Alternatively, metformin was also documented to have opposing effects on fat oxidation during and following a single bout of ET in healthy individuals , and a recent report demonstrated that metformin blunted the full effect of 12 weeks of combined ET + RT on insulin sensitivity by 25–30% in glucose intolerant individuals . This same investigation demonstrated that metformin use blunted some of the beneficial effects of the combined training related to a reduction in cardiovascular disease risk such as systolic blood pressure or high sensitivity C-reactive protein (hs-CRP) . These findings conflict with an earlier investigation in insulin-resistant individuals in which two to three weeks of metformin treatment blunted the effects of a single bout of ET on insulin sensitivity . The above studies suggest some positive and negative interactions between metformin use and adaptations to both single and repeated bouts of ET and combined ET + RT on glycemic control. Taken together, these data suggest that when exercise training is implemented in a population of current metformin users, which is commonplace in a clinical setting, it is important to consider how use of this medication may affect an individual’s training response in terms of glycemic control.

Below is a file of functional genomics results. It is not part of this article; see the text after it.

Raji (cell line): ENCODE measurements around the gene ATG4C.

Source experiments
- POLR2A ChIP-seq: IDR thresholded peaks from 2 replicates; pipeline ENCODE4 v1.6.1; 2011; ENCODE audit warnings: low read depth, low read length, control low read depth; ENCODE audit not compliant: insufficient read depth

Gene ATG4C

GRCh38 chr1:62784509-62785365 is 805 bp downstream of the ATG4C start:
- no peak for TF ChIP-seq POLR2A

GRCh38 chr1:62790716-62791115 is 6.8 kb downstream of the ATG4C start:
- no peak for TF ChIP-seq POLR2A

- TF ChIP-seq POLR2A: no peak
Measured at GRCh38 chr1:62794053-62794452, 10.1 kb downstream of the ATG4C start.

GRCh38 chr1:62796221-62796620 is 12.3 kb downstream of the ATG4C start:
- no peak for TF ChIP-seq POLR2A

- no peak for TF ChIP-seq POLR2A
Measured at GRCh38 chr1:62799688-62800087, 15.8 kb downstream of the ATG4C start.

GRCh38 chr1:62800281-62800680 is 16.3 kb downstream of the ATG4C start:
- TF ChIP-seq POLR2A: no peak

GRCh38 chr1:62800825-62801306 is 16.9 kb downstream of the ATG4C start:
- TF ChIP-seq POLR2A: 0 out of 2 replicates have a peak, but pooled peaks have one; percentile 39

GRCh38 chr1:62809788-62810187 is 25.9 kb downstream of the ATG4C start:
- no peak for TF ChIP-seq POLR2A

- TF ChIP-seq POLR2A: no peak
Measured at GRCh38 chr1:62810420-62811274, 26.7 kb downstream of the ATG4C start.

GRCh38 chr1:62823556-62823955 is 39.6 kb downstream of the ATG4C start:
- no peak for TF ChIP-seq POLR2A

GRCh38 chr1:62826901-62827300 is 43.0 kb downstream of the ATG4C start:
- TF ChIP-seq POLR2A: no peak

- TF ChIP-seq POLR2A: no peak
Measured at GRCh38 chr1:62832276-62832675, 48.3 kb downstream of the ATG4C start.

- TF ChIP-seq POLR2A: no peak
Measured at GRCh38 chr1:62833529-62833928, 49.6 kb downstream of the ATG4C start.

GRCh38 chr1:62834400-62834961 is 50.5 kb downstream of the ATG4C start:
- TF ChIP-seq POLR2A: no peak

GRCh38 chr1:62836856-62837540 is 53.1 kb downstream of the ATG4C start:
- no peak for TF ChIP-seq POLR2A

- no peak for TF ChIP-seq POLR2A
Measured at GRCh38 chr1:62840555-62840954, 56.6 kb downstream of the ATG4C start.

Biguanides such as metformin have also been recently identified as a new class of mitochondrial glycerophosphate dehydrogenase (mGPD)  and ATP synthase inhibitors . Inhibition of ATP synthase may affect energetics in skeletal muscle and recovery of energy charge during exercise. Inhibition of mGPD by metformin leading to decreased cytosolic [NAD+]/[NADH] may alter activity of SIRT1, decreasing deacetylation of PGC-1α and reversing potential positive impact of exercise on mitochondrial biogenesis. Also relevant is the recent finding that metformin’s effect as a cancer therapeutic is partially mediated by inhibition of mTOR, raising the question of whether metformin may influence the positive effects of Akt-mTOR pathway activation on muscle mass . It remains to be determined how a chronic RT regimen would impact individuals with T2D currently taking metformin and other anti-diabetic drugs (Fig. 2). More research on the detailed effects of metformin on adaptations to ET and RT, especially in the context of varying intensities and duration, is warranted. Furthermore, the significance of metformin effects directly in the muscle at prescribed doses requires attention, as it is thought that metformin primarily targets liver metabolism. It is possible that metformin-mediated amelioration of whole-body glucose homeostasis via inhibition of uncontrolled liver gluconeogenesis may be enough to restore muscle insulin sensitivity and therefore promote beneficial effects of exercise training in the muscle. Based on current evidence, we speculate that in the muscle, anti-diabetic drugs such as metformin – due to inhibition of complex I of the electron transport system and subsequent AMPK activation – may interfere with adaptations to ET to a greater extent than RT, which recruits a different signaling cascade than AMPK. This could possibly establish RT as a reasonable training modality for a cohort taking metformin, particularly those individuals with T2D.